Hardly any topic polarizes as much as the aggressive behavior of a dog. Statements like “It is dangerous!” or “Look how aggressive your dog is!” are heard by many dog owners as soon as their dog growls, snaps or shows its teeth. But here, education should be the first priority. Only if you as a dog owner know more about aggression and can recognize signs in your dog, you will be able to react and prevent it to protect your dog as well as your environment. So it is important to deal with the matter “dangerous dog”.
Canine behavior – normal and yet strange
Dogs bite, growl and bare their teeth. Biting, above all, can not only hurt, but depending on the situation, can become dangerous. It may seem cute for many in puppy age, when the little pug nibbles with his milk teeth on the hand. With larger dogs, however, this nibbling can really hurt. If nothing is then done to interrupt this behavior, the dog cannot learn what is allowed and what is not. By learning bite inhibition, a good foundation is laid for future dog life. The dog learns to be much more sensitive with his teeth and to use them individually according to the situation.
It is important to understand that aggression is part of a dog’s natural behavioral repertoire. They are not just for communication, rather they are part of a dog’s normal social behavior. This may not be immediately apparent when the neighbor’s dog is barking and growling at the garden fence. However, from the dog’s point of view, this behavior makes sense and is justified. Because this is, for example, about his territory and he is worried about losing it. The trick is how we humans can deal with such a situation. After all, many breeds, for example, were bred specifically to protect belongings. Nowadays, we live together with many people in a small space. Sometimes it is even more difficult for us to accept when our dogs want to follow their original tasks.
Dogs show aggression behavior in several gradations with many fine nuances. So there can be first threatening signals until it could end up in a serious fight. These many gradations should help to avoid injuries or even the death of a group member. Finally, a conflict in the group should not immediately make living together difficult or impossible.
Dangerous dog: When does the dog become a danger?
When a dog behaves aggressively towards us, we often feel personally attacked and immediately classify it as a dangerous dog. The same is also true when our dog growls and barks, for example, on the leash when a fellow dog is in sight. In such cases it is important to question why the dog shows this behavior. Because not all dogs, let alone certain dog breeds, can be classified as dangerous. It is always a matter of isolated individuals that are dangerous for specific reasons. So if we are not able to recognize, read, classify and accept normal aggressive behavior in dogs, it is difficult to distinguish it from inadequate behavior.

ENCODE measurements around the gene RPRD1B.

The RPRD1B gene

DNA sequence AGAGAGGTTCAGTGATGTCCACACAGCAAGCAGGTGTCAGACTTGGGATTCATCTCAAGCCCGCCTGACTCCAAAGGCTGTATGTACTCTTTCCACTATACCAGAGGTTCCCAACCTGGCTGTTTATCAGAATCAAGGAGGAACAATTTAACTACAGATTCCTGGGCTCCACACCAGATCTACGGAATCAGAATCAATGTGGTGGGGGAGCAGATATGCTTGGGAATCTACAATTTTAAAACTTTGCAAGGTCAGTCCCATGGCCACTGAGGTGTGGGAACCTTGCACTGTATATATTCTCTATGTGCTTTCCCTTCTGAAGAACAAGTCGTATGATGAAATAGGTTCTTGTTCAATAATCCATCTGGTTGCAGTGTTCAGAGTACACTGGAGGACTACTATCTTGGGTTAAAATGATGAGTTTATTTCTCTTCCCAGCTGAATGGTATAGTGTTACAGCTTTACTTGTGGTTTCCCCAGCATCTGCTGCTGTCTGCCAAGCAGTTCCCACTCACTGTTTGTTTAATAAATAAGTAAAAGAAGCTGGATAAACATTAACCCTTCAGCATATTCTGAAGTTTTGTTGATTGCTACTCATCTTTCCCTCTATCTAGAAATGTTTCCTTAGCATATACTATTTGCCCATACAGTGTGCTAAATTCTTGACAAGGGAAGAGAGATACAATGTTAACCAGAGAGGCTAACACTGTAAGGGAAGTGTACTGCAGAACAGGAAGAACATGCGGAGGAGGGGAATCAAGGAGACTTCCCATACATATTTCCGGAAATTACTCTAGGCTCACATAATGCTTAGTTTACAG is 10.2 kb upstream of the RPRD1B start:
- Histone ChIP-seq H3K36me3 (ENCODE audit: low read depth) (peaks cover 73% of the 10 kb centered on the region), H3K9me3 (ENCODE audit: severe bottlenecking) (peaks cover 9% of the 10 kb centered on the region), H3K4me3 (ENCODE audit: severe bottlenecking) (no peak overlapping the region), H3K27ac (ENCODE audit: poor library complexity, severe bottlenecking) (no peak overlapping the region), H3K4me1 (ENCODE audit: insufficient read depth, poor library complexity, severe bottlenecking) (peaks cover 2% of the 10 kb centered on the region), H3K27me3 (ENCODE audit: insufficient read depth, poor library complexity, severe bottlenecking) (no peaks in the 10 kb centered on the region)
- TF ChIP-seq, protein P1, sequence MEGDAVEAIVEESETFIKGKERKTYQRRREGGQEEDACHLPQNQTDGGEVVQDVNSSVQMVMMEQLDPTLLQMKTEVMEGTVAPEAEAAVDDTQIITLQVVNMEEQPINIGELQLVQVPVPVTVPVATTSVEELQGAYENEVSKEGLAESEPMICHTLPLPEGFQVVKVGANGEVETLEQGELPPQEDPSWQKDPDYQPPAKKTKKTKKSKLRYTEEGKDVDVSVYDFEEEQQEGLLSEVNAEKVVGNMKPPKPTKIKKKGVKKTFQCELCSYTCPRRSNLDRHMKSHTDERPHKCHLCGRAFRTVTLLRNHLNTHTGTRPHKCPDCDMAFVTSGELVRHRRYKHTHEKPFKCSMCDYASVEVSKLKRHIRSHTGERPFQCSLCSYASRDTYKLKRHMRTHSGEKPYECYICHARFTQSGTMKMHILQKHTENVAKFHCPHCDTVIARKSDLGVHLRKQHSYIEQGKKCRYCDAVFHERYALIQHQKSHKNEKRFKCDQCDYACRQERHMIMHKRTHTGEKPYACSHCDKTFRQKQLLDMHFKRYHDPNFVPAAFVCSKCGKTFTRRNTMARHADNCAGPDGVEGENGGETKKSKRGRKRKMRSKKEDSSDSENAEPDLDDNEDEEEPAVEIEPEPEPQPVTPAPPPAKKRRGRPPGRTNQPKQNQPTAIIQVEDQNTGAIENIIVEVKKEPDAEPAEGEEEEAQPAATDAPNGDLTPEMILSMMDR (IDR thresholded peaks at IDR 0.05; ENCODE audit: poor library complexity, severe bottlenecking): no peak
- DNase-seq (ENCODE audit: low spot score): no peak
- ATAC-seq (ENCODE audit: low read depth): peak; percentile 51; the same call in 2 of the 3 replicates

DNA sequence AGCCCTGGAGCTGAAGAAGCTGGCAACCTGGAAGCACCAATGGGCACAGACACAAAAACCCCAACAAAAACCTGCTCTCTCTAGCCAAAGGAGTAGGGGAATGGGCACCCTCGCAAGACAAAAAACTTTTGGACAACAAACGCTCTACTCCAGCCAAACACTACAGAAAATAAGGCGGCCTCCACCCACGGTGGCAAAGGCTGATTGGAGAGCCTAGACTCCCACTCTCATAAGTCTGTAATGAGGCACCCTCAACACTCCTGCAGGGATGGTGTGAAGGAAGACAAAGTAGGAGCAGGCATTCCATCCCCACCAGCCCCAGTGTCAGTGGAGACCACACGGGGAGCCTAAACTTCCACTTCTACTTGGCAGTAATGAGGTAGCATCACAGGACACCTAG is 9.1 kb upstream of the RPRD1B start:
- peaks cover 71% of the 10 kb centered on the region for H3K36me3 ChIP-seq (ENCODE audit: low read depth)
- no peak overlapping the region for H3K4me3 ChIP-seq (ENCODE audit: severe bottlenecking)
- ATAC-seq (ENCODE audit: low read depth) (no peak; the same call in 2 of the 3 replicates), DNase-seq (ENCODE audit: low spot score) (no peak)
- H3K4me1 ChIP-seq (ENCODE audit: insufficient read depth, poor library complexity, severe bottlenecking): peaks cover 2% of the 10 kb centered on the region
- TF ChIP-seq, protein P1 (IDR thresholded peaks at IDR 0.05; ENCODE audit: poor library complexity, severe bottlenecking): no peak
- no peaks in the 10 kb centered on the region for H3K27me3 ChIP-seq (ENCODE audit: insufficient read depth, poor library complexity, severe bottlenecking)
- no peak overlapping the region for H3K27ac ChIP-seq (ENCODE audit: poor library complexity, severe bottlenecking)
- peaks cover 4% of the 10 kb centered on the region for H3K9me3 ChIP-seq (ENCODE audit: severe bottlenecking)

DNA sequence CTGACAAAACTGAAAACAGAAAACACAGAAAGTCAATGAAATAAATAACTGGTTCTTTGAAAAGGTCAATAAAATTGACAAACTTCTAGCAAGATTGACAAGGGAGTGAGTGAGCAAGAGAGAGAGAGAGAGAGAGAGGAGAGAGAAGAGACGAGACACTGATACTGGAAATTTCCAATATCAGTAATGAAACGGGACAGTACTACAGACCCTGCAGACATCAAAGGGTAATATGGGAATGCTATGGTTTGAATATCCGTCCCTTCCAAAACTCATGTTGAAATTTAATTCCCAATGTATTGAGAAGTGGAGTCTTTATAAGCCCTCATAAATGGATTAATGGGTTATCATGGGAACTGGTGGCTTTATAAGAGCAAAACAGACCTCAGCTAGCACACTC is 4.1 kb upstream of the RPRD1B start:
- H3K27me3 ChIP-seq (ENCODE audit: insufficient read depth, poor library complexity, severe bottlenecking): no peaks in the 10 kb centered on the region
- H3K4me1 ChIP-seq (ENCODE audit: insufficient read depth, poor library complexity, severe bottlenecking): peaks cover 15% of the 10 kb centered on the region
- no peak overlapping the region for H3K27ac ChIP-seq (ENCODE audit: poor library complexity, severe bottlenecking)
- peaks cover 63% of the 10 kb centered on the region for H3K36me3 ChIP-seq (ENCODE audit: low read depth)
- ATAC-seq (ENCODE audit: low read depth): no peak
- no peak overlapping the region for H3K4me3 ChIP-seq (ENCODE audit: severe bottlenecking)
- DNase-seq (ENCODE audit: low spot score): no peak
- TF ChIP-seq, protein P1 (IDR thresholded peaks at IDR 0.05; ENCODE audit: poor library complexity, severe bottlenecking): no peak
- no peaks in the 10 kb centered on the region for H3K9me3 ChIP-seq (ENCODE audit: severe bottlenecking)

Inadequate behavior includes, above all, when the dog shows inappropriate aggression behavior in the given situation. Likewise biting without learned bite inhibition counts to it or the purposeful attack on the respective opposite. Many dog schools offer theory seminars or workshops on the subject of aggression and the body language and communication of the dog. There you can learn on which signs you have to pay attention and what they mean. So why not see if there is something interesting for you?
Different degrees of dog biting
If it has come to a biting incident, the question often arises afterwards why the dog has bitten. What was the motivation behind it? And why just in this intensity? How should the entire situation be assessed? Was the bite justified and appropriate to the situation? Or was this aggression inappropriate and even to be classified as dangerous?
The behavioral scientist James O’Heare, for example, has created a bite degree table in which he classifies bites into different intensities, six in number. This not only addresses the possible injuries between dogs, but also bites directed against humans. In addition, he draws a comparison between the behavior of humans and these six levels. This makes it easier for an assessor to classify canine behavior in an emergency and decide: is this a dangerous dog or not?